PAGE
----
Malawi Defence Force soldiers (MDF) Sunday blocked close to seven timber sawyers who wanted to access the closed Viphya Plantation on the backing of a June 23 2016 court order which has not been vacated.
The sawyers, Sophilet Chirwa and six others, had their a lorry confiscated by the soldiers, according to our sources.
This comes on the backdrop of a letter Chirwa and the others wrote the Attorney General (AG) Kalekeni Kaphale through their lawyer George Kadzipatike on Thursday, complaining that they were being blocked from accessing the forest despite an agreement that they would be allowed access to the same by April 1 this year.
“They have indeed been blocked from entering the forest and [it] have had a truck confiscated and is heading for Moyale,” Kadzipatike confirmed.
When contacted, MDF officials were not immediately available for comment but Director of Forestry, Clement Chilima, said the forest remains closed from tree harvesting and timber processing.
“We have not reached a compromise to open the forest [and] that is why they [sawyers] are denied entry,” Chilima said.
In the letter to Kaphale, Chirwa and her colleagues warn that the Department of Forestry in the Ministry of Natural Resources, Energy and Mining and MDF bosses risk court action if they keep ignoring the Mzuzu High Court ruling.
The complainants express concern over the actions of Forestry Department and MDF officials who they say are not allowing them access to the plantation despite reaching a compromise in an out-of-court agreement.
They also indicate that they felt betrayed by government for flouting an agreement that they would be allowed entry into the forest.
“We do not want to appear disrespectful to the AG who is head of the bar in the country but if his clients (the MDF and the Department of Forestry) continue to defy court orders in the country, we must warn that we are under strict instructions to pursue contempt of court [proceedings] to the end for those officials who are made to believe that they are above the law in the country. We do not want anarchy under the Attorney General’s office,” the letter reads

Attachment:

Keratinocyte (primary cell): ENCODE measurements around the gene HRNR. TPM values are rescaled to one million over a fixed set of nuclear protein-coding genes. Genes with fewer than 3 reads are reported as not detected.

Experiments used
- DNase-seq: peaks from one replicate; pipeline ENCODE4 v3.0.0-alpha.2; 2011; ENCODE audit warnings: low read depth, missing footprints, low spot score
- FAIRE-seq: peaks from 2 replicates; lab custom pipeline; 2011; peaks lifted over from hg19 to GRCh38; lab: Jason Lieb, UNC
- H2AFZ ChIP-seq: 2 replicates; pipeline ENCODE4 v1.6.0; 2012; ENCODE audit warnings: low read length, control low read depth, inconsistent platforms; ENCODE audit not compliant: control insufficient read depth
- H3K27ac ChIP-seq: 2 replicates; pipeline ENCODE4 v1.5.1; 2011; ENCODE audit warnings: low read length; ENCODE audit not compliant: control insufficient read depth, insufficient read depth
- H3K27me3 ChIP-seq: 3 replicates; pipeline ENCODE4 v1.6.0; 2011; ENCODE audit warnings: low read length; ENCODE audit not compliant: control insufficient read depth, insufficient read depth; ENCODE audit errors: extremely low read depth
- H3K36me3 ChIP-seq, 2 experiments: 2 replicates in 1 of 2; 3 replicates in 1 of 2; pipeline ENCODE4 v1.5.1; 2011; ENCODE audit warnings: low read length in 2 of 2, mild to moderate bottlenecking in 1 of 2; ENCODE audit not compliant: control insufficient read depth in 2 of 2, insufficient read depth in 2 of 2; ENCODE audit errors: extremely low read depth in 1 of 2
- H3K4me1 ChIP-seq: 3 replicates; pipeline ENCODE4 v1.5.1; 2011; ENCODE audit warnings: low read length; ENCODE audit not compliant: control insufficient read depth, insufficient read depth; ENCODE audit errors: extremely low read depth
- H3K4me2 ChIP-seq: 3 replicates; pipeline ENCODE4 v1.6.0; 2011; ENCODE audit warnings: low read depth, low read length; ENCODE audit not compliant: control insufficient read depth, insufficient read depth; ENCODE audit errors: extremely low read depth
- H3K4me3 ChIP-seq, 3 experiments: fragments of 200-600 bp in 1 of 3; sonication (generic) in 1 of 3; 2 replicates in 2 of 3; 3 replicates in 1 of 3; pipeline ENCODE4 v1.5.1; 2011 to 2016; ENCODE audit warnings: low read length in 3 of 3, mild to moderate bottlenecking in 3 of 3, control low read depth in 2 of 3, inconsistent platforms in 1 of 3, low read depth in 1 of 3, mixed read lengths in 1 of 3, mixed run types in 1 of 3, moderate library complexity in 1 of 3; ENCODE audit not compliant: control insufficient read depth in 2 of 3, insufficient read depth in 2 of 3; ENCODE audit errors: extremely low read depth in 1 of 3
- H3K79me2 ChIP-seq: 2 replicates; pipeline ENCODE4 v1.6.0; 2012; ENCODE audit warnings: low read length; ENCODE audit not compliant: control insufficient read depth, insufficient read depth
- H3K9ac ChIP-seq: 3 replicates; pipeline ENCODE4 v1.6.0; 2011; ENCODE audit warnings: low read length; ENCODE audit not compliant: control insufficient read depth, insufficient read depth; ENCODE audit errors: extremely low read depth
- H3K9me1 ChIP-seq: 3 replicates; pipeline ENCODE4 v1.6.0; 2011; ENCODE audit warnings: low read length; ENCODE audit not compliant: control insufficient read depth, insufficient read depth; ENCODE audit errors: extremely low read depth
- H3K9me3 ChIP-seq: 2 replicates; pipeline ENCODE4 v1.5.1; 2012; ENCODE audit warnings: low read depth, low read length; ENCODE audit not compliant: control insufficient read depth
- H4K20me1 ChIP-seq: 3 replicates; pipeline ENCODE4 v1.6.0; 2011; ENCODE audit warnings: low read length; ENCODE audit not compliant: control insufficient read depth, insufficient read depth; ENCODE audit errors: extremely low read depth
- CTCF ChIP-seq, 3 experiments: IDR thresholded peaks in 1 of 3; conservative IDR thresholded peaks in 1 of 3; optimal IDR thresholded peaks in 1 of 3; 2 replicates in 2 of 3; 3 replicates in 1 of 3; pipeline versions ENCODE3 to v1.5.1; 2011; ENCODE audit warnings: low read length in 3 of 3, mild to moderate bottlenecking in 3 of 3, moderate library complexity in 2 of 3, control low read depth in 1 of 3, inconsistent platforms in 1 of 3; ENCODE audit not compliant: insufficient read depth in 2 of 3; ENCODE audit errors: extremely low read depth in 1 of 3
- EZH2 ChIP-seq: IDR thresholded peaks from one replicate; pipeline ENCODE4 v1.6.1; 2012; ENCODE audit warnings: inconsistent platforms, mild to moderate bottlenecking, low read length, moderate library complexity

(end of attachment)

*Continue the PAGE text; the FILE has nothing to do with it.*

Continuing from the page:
When contacted on Friday, Kaphale said he will respond directly to the author of the letter once he gets it.
“If he has written me, I will respond directly to him and not to the media,” Kaphale said.
But Chilima insisted that the logs were illegally harvested and that Chirwa and her colleagues will not be allowed entry into the forest.
This, he said, holds until an agreement on the quantities of the logs to be processed is reached between the two parties.
He said despite engaging in talks with the complainants and their lawyer, he is aware that they have insisted on entering the forest.
“We are in discussion with them and we met last week. We agreed that we will meet again in a few weeks to map the way forward. We don’t want a scenario where we will end up cheating each other. When we find that each side owes the other, we will all make sure we give each other what is due but if they try to get in, they will meet resistance,” said Chilima.
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